Below, is the bathroom after drywall, and you see the tape and mud in production.  This is the time to expect some extra dust on the job site!  The sanding and smoothing of the mud creates a fine dust.  

This shot is of the shower area.  The drywall stops at the shower area, and that will be soon covered in Hardiebacker board and waterproofed in preparation for the tile.  

Below is back in the kitchen.  The wood floor installer, Mike with Start To Finish Fine Hardwoods, has started laying the white oak planks.  These will later be stained and finished with a matte topcoat.  This floor is being installed wall to wall, and will go under all the cabinetry.  

 

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Cooking Omelettes on the Jenn-Air Chrome Infused Griddle

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Cooking Omelettes on the Jenn-Air Chrome Infused Griddle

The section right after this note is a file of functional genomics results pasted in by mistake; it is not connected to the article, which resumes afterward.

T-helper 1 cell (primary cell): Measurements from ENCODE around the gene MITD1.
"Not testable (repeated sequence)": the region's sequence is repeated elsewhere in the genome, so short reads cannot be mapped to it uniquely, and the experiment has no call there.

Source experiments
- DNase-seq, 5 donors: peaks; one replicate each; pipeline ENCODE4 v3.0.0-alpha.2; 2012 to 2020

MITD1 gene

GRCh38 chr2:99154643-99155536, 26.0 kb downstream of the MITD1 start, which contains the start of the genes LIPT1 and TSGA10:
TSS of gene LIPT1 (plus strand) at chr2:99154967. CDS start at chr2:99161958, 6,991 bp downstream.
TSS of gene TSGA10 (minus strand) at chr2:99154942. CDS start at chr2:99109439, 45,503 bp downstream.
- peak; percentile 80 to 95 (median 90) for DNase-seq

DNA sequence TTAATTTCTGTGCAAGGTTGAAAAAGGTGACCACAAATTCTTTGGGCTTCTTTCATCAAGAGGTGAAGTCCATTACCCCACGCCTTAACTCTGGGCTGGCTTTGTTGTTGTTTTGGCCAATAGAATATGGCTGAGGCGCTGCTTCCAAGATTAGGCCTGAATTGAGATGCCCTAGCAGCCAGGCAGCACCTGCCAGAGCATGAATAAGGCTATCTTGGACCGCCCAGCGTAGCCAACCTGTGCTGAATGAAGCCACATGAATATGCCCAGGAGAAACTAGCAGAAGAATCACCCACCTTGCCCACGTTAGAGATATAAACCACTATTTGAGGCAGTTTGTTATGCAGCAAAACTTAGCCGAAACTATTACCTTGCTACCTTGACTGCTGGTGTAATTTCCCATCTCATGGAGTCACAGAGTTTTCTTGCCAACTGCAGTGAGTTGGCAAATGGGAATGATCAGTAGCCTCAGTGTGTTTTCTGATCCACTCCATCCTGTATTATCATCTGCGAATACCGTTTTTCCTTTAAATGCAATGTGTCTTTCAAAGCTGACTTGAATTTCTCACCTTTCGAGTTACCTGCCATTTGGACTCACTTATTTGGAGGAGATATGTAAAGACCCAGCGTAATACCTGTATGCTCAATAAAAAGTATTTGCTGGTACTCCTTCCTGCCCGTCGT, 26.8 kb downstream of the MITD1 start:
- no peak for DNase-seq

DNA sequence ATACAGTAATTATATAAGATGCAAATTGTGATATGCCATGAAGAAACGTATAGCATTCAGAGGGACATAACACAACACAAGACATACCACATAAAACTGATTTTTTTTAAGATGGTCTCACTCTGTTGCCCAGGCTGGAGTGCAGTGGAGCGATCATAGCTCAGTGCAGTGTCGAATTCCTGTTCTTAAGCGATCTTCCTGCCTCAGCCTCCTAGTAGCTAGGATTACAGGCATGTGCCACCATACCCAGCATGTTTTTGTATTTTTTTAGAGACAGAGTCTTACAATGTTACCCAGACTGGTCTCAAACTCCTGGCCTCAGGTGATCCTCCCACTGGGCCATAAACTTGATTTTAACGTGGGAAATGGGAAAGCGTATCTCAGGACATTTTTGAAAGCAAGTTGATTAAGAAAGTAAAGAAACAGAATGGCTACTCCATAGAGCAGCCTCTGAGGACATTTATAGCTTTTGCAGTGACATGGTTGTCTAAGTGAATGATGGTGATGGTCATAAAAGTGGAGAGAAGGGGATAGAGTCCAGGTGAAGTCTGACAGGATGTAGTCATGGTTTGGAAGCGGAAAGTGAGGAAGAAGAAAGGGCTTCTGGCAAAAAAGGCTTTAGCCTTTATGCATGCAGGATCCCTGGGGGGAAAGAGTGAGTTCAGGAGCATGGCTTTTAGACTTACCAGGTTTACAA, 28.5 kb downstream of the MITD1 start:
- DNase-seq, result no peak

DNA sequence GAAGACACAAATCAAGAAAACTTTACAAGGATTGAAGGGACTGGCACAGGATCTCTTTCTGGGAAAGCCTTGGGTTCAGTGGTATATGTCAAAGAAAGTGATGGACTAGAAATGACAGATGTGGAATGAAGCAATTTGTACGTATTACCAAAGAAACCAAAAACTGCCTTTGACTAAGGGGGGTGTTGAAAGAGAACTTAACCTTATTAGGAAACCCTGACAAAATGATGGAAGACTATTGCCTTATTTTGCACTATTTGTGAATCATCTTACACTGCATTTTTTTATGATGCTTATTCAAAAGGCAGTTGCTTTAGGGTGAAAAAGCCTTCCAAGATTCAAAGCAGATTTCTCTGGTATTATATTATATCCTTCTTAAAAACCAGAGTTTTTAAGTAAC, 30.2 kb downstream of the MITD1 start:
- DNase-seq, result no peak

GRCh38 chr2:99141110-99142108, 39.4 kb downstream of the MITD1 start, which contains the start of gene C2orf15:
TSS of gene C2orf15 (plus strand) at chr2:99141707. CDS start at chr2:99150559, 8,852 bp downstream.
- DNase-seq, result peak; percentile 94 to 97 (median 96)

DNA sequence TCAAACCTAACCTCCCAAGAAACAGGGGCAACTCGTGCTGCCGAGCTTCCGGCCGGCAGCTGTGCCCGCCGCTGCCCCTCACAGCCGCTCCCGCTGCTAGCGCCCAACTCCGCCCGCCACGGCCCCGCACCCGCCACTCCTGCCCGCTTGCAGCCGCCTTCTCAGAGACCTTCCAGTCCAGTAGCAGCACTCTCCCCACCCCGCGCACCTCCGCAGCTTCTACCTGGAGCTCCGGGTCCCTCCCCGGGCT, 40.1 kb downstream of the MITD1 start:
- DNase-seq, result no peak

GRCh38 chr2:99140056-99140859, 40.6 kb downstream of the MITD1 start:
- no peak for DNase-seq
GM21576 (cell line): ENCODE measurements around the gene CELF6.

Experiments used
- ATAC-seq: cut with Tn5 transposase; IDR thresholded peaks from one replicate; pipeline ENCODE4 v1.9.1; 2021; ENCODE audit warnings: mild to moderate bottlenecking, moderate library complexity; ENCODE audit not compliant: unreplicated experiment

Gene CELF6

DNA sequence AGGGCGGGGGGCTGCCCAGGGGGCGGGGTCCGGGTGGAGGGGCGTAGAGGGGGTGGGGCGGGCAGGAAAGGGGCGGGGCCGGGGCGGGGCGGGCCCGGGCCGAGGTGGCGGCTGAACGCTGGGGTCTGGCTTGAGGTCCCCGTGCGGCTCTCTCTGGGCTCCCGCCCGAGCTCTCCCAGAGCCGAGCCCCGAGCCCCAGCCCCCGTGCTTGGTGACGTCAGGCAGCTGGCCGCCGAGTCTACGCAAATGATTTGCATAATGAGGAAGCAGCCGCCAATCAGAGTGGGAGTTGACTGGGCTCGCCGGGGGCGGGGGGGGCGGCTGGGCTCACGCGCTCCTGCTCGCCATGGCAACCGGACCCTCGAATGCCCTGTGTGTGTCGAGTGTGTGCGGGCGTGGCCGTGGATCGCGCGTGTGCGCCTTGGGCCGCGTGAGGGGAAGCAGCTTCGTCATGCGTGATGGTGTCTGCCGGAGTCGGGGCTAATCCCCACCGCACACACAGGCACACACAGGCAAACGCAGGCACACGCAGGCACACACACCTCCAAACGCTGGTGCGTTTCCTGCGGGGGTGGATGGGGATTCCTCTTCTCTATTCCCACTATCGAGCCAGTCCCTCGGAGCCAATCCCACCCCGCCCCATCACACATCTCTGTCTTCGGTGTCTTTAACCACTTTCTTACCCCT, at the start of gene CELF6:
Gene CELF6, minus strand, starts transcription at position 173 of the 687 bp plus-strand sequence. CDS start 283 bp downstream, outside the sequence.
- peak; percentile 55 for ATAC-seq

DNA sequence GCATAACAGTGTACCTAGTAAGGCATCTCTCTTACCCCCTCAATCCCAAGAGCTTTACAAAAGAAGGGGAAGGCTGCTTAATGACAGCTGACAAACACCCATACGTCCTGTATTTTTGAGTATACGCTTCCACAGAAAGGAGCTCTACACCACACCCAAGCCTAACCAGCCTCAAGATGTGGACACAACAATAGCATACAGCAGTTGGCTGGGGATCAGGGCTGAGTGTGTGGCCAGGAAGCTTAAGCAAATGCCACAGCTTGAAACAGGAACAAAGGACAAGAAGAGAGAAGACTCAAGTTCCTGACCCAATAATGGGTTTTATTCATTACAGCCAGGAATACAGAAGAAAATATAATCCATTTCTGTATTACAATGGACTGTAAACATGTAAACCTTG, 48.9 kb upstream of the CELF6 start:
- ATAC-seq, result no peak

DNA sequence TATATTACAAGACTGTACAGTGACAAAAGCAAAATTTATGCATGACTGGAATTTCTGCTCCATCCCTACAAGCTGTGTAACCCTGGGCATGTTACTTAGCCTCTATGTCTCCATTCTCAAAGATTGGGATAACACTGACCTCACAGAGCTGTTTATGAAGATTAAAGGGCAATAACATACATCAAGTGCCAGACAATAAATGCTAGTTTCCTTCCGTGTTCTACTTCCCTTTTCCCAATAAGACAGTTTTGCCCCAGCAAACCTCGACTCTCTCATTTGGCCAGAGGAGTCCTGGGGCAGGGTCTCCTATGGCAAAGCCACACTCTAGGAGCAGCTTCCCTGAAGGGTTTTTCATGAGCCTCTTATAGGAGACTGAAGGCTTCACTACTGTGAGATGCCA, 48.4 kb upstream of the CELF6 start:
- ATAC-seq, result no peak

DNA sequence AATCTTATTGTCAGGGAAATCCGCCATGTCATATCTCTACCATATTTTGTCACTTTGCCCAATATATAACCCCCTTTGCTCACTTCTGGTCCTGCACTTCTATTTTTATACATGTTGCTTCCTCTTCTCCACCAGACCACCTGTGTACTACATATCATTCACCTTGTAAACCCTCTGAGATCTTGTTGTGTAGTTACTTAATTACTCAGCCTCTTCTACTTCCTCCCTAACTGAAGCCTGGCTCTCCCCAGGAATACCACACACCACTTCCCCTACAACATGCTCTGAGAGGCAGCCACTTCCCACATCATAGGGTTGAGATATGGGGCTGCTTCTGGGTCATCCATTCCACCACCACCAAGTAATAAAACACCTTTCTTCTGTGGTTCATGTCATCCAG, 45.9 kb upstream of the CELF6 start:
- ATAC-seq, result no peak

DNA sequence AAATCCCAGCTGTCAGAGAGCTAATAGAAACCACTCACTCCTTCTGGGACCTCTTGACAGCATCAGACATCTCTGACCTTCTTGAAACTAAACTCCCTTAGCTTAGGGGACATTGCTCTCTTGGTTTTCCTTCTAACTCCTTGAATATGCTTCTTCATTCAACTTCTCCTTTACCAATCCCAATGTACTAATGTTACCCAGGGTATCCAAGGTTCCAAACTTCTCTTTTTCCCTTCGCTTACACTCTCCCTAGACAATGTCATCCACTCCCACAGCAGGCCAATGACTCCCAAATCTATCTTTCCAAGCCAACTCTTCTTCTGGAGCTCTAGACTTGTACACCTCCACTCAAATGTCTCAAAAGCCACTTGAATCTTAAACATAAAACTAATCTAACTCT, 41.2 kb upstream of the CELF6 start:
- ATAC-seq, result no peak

I just attended a Designer’s Symposium at the World of Whirlpool in Chicago.   The focus was on the Jenn-Air brand.  The symposium was specifically designed for experienced designers with in the Interiors and Kitchen & Bath industry.  I was flattered to have been invited!  On our first day of training, Chef Ann was teaching us about the wonders of the griddle feature on the Jenn-Air gas cooktops and ranges.  Now, I have been to all the major competitor brand's manufacturing and training facilities in the appliance industry.  I have already formed the decision that I would love a griddle application or tepanyaki grill in my dream kitchen.  So, when Chef Ann mentioned “chrome infused”, I was intrigued.  Thoughts ran to chrome details on sexy motor bikes…..It’s a Harley for me that gets my motor bike passion revved up.   Then, I thought of food with the “infused” bit of the statement.  Garlic infused olive oil, blood orange infused vodka, tarragon infused vinegar…..well, you get where I am going.  So, to hear “chrome infused stainless steel” for the griddle, got my thoughts racing.  What does that mean!?   Well, simply put, the surface of stainless has some porosity and the chrome fills those pores, which makes for a truly non stick surface without having some sort of coating applied to the top.  Okay, I was a little skeptical, because even the best seasoned cast iron skillet sticks to some degree, especially with certain foods.  So, the demonstration goes, straight up egg poured onto the griddle surface.  Dry.  No butter, no oil, nothing added to the egg.  Yeah, right.  Let’s see this.  The egg cooked up and the cheese and sauted veggies were added to call the demonstration an omlette.  Chef Ann took the spatula and flipped the egg over to complete the roll of the omlette and easily slid it off the griddle with hardly a spec of anything left behind.  Okay, maybe a shred or two of cheese fell out as it was being plated.  I was amazed.  So, I am upping the ante on my future dream kitchen.  The griddle needs to be the chrome infused Jenn-Air.